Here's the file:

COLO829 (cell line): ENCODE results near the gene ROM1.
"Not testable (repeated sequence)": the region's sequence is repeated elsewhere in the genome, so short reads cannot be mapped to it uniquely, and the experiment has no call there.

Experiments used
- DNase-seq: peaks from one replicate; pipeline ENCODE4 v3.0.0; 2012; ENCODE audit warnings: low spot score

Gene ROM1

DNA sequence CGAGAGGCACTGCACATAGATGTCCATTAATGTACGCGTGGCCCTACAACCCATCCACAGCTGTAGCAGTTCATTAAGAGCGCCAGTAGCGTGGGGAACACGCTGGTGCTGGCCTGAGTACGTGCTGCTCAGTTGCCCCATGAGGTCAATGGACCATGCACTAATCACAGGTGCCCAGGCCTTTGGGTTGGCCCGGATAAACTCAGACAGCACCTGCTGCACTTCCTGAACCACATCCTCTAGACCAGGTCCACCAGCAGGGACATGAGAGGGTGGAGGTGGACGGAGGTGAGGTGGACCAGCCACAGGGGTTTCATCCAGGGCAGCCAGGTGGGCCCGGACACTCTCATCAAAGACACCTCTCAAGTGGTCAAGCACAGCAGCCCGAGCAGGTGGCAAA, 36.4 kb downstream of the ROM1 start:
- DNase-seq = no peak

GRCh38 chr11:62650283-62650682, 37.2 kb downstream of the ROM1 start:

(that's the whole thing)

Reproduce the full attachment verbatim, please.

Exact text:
COLO829 (cell line): ENCODE results near the gene ROM1.
"Not testable (repeated sequence)": the region's sequence is repeated elsewhere in the genome, so short reads cannot be mapped to it uniquely, and the experiment has no call there.

Experiments used
- DNase-seq: peaks from one replicate; pipeline ENCODE4 v3.0.0; 2012; ENCODE audit warnings: low spot score

Gene ROM1

DNA sequence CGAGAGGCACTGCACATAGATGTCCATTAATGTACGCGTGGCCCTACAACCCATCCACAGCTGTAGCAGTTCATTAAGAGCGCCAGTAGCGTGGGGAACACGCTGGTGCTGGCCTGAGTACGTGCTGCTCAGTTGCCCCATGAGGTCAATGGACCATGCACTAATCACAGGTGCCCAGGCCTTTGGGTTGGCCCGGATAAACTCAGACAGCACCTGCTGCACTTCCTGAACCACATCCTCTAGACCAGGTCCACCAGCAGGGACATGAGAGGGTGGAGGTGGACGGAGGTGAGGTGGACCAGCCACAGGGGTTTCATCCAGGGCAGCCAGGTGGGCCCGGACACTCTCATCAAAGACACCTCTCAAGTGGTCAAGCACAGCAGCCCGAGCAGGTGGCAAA, 36.4 kb downstream of the ROM1 start:
- DNase-seq = no peak

GRCh38 chr11:62650283-62650682, 37.2 kb downstream of the ROM1 start: